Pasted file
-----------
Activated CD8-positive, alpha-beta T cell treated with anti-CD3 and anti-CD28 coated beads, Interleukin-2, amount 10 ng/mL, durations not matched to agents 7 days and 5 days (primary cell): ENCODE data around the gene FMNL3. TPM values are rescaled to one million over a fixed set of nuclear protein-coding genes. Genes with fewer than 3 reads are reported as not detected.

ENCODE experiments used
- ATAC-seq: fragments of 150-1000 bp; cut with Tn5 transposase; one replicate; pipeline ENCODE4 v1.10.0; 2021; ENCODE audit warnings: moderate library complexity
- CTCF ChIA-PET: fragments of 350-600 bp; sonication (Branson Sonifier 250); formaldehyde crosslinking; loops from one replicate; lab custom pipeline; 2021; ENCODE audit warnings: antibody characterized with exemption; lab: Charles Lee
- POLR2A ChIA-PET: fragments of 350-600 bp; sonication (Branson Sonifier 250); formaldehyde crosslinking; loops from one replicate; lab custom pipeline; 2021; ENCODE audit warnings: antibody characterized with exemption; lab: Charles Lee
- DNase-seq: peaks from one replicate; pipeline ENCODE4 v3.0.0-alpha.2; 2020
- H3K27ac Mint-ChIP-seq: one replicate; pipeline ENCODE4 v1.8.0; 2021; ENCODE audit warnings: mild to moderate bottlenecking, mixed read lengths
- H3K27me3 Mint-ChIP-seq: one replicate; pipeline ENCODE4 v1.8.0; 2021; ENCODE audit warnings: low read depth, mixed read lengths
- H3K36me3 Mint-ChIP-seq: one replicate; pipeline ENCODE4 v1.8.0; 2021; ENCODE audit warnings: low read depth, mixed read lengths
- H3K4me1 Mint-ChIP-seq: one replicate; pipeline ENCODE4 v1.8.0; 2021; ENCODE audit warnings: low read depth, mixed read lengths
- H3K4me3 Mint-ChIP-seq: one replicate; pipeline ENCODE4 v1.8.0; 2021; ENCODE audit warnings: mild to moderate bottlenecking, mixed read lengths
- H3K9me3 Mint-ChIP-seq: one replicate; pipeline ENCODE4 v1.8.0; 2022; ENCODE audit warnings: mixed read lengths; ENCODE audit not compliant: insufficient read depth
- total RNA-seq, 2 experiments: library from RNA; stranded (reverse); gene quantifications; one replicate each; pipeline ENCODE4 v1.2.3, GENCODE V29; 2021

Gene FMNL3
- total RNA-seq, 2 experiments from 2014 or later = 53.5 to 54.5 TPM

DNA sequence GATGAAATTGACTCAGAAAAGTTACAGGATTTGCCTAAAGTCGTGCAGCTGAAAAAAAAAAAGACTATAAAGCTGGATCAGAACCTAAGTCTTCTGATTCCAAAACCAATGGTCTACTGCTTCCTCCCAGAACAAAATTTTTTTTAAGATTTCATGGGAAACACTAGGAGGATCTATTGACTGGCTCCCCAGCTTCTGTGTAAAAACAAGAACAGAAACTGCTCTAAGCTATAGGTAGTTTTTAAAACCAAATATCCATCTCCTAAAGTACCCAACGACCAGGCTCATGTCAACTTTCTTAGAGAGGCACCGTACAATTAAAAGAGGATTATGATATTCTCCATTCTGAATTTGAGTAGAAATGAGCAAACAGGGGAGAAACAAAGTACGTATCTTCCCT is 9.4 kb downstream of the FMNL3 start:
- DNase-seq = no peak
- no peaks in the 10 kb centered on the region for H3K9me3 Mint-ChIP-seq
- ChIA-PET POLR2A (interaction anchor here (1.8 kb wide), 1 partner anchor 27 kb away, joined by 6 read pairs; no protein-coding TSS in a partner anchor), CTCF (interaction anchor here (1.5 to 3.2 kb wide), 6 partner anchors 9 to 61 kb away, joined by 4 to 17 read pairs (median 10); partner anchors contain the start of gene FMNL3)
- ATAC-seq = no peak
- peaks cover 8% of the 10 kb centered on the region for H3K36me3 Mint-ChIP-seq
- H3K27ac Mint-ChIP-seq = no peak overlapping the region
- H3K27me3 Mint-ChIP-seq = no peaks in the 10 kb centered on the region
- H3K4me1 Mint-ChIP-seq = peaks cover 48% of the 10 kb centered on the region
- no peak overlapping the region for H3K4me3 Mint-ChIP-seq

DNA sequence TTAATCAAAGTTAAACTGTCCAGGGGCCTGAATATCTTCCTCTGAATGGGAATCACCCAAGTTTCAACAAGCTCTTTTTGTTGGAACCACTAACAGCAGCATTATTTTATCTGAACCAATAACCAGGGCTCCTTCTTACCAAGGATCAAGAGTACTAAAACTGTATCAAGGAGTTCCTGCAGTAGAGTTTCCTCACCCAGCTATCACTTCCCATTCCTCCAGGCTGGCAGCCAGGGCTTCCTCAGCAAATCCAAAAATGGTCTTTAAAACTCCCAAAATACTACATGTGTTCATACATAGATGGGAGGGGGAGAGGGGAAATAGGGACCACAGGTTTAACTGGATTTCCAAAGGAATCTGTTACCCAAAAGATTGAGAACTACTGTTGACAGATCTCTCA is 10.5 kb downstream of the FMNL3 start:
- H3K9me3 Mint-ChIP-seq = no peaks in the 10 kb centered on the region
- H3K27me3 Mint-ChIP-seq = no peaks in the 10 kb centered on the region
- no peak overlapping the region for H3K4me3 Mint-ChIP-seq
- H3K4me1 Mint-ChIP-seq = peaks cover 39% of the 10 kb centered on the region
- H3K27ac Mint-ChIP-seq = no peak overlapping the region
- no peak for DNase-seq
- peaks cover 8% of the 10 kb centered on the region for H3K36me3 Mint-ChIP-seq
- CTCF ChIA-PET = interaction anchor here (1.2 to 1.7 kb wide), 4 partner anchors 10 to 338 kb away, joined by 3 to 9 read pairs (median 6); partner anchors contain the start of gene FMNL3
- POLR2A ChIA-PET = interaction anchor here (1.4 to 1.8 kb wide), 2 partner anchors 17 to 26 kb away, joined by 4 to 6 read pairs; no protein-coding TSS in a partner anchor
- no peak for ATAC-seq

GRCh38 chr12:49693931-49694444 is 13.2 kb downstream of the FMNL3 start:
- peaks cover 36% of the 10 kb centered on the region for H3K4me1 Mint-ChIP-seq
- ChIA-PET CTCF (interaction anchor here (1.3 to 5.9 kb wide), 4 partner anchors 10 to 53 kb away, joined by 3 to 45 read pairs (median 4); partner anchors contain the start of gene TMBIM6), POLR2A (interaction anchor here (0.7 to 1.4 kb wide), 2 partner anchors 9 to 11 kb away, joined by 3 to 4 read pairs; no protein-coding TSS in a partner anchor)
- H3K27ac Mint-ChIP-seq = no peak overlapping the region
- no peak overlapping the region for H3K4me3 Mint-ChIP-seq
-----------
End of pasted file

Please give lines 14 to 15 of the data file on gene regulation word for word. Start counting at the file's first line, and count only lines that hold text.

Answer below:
Gene FMNL3
- total RNA-seq, 2 experiments from 2014 or later = 53.5 to 54.5 TPM